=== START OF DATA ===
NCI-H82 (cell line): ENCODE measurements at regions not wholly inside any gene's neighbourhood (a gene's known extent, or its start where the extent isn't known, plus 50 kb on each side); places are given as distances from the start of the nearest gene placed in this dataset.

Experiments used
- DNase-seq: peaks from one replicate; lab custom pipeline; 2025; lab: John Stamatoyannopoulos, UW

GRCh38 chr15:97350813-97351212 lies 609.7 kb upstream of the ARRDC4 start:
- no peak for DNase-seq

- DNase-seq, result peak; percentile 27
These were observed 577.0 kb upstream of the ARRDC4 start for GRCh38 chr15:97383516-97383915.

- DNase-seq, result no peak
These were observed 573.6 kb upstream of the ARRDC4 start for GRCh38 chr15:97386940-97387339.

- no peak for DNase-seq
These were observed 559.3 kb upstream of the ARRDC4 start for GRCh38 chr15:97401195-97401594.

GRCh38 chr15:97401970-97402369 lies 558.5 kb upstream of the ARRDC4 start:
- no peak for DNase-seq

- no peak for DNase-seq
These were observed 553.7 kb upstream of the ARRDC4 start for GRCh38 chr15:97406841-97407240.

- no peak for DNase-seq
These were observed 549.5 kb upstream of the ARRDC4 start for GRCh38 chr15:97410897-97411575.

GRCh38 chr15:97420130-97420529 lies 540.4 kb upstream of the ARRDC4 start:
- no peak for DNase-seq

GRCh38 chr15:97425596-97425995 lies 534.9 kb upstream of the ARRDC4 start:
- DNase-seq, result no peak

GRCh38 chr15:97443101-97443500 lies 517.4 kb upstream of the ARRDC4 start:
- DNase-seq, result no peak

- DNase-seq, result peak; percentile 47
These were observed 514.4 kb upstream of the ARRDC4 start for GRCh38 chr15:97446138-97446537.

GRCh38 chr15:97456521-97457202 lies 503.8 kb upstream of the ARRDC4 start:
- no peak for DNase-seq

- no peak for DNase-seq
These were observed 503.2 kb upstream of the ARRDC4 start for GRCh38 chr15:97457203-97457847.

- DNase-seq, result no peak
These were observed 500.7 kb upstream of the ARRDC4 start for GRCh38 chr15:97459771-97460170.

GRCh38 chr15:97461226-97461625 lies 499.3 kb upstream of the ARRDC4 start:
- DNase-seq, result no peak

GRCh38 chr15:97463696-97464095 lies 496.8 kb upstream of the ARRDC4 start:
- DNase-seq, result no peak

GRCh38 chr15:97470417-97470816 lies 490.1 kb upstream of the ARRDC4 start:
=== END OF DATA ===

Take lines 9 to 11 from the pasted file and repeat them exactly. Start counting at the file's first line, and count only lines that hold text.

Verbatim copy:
These were observed 573.6 kb upstream of the ARRDC4 start for GRCh38 chr15:97386940-97387339.

- no peak for DNase-seq
These were observed 559.3 kb upstream of the ARRDC4 start for GRCh38 chr15:97401195-97401594.